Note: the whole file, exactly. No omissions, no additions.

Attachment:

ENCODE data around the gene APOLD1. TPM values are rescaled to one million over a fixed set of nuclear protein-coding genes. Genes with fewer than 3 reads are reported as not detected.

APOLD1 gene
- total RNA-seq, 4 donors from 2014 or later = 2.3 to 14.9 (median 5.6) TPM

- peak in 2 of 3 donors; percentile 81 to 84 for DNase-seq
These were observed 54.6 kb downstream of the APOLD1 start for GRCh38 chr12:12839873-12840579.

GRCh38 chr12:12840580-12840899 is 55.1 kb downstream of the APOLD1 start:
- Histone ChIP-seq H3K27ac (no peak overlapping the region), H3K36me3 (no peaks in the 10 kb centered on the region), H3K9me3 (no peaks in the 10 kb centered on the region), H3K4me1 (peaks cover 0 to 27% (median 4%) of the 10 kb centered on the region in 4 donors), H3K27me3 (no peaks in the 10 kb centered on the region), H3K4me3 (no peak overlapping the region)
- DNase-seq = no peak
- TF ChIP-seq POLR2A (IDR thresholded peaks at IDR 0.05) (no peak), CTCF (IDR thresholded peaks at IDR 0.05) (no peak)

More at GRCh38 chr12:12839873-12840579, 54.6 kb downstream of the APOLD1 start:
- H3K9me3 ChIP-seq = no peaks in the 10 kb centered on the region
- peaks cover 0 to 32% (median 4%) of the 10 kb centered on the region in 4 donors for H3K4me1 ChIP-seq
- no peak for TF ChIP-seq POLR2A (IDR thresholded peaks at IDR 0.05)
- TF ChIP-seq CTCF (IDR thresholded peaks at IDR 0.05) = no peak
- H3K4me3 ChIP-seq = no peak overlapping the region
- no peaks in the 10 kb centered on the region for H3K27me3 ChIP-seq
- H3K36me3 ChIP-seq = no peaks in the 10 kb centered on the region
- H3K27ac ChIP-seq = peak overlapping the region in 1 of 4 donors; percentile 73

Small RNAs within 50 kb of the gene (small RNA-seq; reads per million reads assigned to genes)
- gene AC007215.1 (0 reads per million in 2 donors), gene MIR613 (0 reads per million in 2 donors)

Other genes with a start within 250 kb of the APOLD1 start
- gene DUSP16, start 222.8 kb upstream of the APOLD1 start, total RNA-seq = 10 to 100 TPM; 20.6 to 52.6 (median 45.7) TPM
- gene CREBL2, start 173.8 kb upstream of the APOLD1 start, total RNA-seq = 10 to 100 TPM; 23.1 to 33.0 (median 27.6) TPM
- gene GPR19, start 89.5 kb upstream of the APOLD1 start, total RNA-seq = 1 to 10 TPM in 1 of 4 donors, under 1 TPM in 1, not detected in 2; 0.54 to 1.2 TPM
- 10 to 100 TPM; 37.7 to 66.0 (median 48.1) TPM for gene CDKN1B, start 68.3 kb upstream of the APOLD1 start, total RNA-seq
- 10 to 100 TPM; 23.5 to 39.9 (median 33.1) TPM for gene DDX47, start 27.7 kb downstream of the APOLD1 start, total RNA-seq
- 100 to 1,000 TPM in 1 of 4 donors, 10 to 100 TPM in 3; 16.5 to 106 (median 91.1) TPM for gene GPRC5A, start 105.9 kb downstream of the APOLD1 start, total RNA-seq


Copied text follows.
ENCODE data around the gene APOLD1. TPM values are rescaled to one million over a fixed set of nuclear protein-coding genes. Genes with fewer than 3 reads are reported as not detected.

APOLD1 gene
- total RNA-seq, 4 donors from 2014 or later = 2.3 to 14.9 (median 5.6) TPM

- peak in 2 of 3 donors; percentile 81 to 84 for DNase-seq
These were observed 54.6 kb downstream of the APOLD1 start for GRCh38 chr12:12839873-12840579.

GRCh38 chr12:12840580-12840899 is 55.1 kb downstream of the APOLD1 start:
- Histone ChIP-seq H3K27ac (no peak overlapping the region), H3K36me3 (no peaks in the 10 kb centered on the region), H3K9me3 (no peaks in the 10 kb centered on the region), H3K4me1 (peaks cover 0 to 27% (median 4%) of the 10 kb centered on the region in 4 donors), H3K27me3 (no peaks in the 10 kb centered on the region), H3K4me3 (no peak overlapping the region)
- DNase-seq = no peak
- TF ChIP-seq POLR2A (IDR thresholded peaks at IDR 0.05) (no peak), CTCF (IDR thresholded peaks at IDR 0.05) (no peak)

More at GRCh38 chr12:12839873-12840579, 54.6 kb downstream of the APOLD1 start:
- H3K9me3 ChIP-seq = no peaks in the 10 kb centered on the region
- peaks cover 0 to 32% (median 4%) of the 10 kb centered on the region in 4 donors for H3K4me1 ChIP-seq
- no peak for TF ChIP-seq POLR2A (IDR thresholded peaks at IDR 0.05)
- TF ChIP-seq CTCF (IDR thresholded peaks at IDR 0.05) = no peak
- H3K4me3 ChIP-seq = no peak overlapping the region
- no peaks in the 10 kb centered on the region for H3K27me3 ChIP-seq
- H3K36me3 ChIP-seq = no peaks in the 10 kb centered on the region
- H3K27ac ChIP-seq = peak overlapping the region in 1 of 4 donors; percentile 73

Small RNAs within 50 kb of the gene (small RNA-seq; reads per million reads assigned to genes)
- gene AC007215.1 (0 reads per million in 2 donors), gene MIR613 (0 reads per million in 2 donors)

Other genes with a start within 250 kb of the APOLD1 start
- gene DUSP16, start 222.8 kb upstream of the APOLD1 start, total RNA-seq = 10 to 100 TPM; 20.6 to 52.6 (median 45.7) TPM
- gene CREBL2, start 173.8 kb upstream of the APOLD1 start, total RNA-seq = 10 to 100 TPM; 23.1 to 33.0 (median 27.6) TPM
- gene GPR19, start 89.5 kb upstream of the APOLD1 start, total RNA-seq = 1 to 10 TPM in 1 of 4 donors, under 1 TPM in 1, not detected in 2; 0.54 to 1.2 TPM
- 10 to 100 TPM; 37.7 to 66.0 (median 48.1) TPM for gene CDKN1B, start 68.3 kb upstream of the APOLD1 start, total RNA-seq
- 10 to 100 TPM; 23.5 to 39.9 (median 33.1) TPM for gene DDX47, start 27.7 kb downstream of the APOLD1 start, total RNA-seq
- 100 to 1,000 TPM in 1 of 4 donors, 10 to 100 TPM in 3; 16.5 to 106 (median 91.1) TPM for gene GPRC5A, start 105.9 kb downstream of the APOLD1 start, total RNA-seq